Moreover, ramucirumab inhibits the start of VEGFR-2 signalling, which is the target of RTKI,7 so ramucirumab would cause podocytopathy in the same way as RTKI. These findings suggest that VEGFR-2 plays an important role in podocytes. As mentioned above, renal injury occurred in the three previously reported cases as well as in this case after switching from bevacizumab therapy and this suggests the synergistic effect of ramucirumab and bevacizumab. Müller-Deile et al6 showed that VEGF-A and VEGF-C both interact with VEGFR-2 and play important roles in podocyte survival. They showed that when VEGF-A is inhibited by bevacizumab, VEGF-C plays an important role in suppressing podocyte apoptosis. Another study showed that when bevacizumab inhibits VEGF-A, VEGF-C maintains VEGFR-2 activation in glioblastomas.13 In our case, ramucirumab was considered to have inhibited the interaction between VEGFR-2 and VEGF-C, and this may have resulted in a synergistic effect. The pathology of this case suggests that the presence of chronic TMA caused by bevacizumab may have been combined with podocyte damage from ramucirumab, leading to severe damage to the kidney. This case suggests that VEGFR-2 plays an essential role in the maintenance of podocytes as well as endothelial cells.

We report a rare case of ramucirumab-induced severe proteinuria and renal dysfunction with just one dose. The pathology showed not only TMA lesions but also collapsing glomeruli with crescent-like lesions due to epithelial cell hyperplasia caused by podocyte injury. Given that ramucirumab can cause podocytopathy, which is uncommon in bevacizumab, the change from bevacizumab to ramucirumab should be made carefully. When ramucirumab is used, proteinuria and renal function should be strictly monitored. We also found that proteinuria and serum Cr levels decreased without corticosteroids after ramucirumab treatment was discontinued. Once ramucirumab causes renal involvement, ramucirumab should be discontinued for some time.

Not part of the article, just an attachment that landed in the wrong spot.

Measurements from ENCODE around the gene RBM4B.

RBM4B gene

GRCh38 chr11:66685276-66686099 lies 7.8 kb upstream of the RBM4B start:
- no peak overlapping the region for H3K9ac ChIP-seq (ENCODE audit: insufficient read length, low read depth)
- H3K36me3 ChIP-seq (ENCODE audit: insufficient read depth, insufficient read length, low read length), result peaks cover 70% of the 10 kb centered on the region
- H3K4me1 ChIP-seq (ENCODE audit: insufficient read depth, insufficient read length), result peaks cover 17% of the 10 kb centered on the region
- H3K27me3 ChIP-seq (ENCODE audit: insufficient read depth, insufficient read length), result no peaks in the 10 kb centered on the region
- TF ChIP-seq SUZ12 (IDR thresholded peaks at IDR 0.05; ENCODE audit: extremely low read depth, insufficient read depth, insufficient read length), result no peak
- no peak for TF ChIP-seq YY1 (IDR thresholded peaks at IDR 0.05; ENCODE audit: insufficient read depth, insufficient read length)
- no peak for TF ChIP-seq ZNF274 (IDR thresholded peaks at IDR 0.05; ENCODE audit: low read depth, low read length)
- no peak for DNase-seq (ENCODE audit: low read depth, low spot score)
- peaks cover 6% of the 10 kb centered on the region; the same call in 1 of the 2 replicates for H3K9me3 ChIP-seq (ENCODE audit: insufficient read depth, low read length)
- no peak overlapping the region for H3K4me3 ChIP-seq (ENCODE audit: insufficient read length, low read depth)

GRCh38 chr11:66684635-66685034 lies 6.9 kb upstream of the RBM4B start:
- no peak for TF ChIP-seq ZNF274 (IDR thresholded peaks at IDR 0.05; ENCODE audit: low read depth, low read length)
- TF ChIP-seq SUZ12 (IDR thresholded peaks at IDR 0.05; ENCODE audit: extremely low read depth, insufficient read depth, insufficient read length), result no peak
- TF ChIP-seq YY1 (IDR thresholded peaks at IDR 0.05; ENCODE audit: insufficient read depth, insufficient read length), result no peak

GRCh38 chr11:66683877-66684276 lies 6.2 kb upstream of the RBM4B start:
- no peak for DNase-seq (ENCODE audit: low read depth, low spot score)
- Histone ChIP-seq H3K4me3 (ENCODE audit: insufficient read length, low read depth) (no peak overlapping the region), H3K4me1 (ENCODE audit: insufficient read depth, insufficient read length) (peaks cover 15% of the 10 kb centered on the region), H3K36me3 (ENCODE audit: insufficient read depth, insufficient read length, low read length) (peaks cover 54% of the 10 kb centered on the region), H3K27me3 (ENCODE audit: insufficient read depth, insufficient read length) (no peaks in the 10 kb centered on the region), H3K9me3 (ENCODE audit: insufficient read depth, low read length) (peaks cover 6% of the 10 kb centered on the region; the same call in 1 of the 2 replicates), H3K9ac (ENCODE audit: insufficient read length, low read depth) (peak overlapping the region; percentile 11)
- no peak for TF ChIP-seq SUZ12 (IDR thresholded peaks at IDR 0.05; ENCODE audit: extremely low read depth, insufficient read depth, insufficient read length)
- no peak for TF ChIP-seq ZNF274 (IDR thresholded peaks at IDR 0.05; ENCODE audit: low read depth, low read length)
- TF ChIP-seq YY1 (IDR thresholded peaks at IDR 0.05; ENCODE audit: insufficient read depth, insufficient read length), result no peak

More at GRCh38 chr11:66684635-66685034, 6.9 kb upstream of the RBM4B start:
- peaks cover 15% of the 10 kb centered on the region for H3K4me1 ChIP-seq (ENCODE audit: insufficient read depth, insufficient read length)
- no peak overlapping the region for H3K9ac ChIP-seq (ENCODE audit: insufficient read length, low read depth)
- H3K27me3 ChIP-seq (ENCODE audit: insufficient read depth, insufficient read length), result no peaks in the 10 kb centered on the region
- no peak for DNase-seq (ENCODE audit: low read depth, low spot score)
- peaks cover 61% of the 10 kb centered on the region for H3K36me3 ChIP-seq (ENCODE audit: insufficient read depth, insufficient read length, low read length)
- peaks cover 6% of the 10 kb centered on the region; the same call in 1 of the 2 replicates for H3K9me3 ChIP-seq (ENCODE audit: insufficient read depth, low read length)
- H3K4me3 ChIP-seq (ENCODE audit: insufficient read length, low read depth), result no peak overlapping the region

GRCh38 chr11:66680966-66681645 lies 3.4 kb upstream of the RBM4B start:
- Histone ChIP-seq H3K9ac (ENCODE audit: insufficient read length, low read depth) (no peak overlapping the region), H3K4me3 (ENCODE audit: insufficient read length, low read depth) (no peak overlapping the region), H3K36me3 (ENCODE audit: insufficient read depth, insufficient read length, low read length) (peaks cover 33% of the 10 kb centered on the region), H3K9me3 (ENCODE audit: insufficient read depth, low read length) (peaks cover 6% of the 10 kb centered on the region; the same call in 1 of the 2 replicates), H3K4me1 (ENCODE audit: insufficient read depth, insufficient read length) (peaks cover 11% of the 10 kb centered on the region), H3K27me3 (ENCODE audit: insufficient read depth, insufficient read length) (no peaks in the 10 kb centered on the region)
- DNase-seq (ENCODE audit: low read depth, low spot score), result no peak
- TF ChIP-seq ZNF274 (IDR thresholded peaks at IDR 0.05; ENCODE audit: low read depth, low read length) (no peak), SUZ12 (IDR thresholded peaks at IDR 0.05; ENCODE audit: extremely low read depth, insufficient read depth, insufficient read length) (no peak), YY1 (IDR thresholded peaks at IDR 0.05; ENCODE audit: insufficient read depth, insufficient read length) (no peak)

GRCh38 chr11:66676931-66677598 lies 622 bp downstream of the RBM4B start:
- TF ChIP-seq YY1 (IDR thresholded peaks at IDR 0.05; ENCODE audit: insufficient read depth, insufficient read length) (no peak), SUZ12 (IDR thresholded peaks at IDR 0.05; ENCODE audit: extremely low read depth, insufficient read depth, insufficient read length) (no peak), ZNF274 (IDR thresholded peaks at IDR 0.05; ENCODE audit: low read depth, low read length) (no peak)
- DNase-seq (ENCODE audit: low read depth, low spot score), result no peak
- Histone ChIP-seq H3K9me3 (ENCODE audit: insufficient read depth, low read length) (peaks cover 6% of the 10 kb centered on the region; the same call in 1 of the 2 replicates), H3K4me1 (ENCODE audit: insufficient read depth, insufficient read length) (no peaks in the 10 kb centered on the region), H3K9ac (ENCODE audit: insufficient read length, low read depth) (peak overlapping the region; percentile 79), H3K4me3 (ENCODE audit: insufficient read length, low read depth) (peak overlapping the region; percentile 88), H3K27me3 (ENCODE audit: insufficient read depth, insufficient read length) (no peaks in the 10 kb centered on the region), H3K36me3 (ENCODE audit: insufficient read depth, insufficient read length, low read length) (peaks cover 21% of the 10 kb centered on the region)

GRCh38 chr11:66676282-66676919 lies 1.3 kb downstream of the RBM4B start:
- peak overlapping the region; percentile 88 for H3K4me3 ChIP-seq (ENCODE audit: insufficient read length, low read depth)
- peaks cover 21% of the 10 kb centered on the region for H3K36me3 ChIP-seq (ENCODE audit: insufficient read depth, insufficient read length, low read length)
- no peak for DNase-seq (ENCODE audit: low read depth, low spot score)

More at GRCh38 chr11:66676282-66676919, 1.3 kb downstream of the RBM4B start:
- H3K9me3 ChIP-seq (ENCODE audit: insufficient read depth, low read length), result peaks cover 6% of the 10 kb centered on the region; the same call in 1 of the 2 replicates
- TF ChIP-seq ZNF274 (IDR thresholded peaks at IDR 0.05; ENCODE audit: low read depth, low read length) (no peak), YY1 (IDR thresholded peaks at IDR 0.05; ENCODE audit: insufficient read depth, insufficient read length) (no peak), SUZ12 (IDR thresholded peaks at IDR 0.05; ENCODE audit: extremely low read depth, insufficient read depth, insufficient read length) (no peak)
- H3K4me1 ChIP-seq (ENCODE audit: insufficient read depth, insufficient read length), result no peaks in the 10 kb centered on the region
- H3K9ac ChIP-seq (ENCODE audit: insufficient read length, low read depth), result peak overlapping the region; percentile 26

Learning points

  • Compared with other antivascular endothelial growth factor (anti-VEGF) drugs, the pathology of ramucirumab-induced renal failure is still unknown. Only a few reports suggest ramucirumab can present thrombotic microangiopathy, but we found that ramucirumab can also injure podocytes.

  • Although rare, ramucirumab can cause severe proteinuria and renal dysfunction with just one dose. When used, we must follow-up carefully.

  • If ramucirumab is a possible causative agent, it should be discontinued. As with other VEGF inhibitors, proteinuria and renal impairment may improve with discontinuation.

  • Ramucirumab and bevacizumab may have synergistic side effects. Care must be taken when switching between both drugs.


The authors would like to acknowledge Dr Atsuki Ohashi, Dr Eriko Kanehisa and Dr Megumi Yamamuro for their cooperation in medical practice.



  • Contributors YN wrote the manuscript with support from HF. JK and KN gave advice about pathological interpretation.

  • Funding The authors have not declared a specific grant for this research from any funding agency in the public, commercial or not-for-profit sectors.

  • Competing interests None declared.

  • Patient consent for publication Consent obtained from next of kin.

  • Provenance and peer review Not commissioned; externally peer reviewed.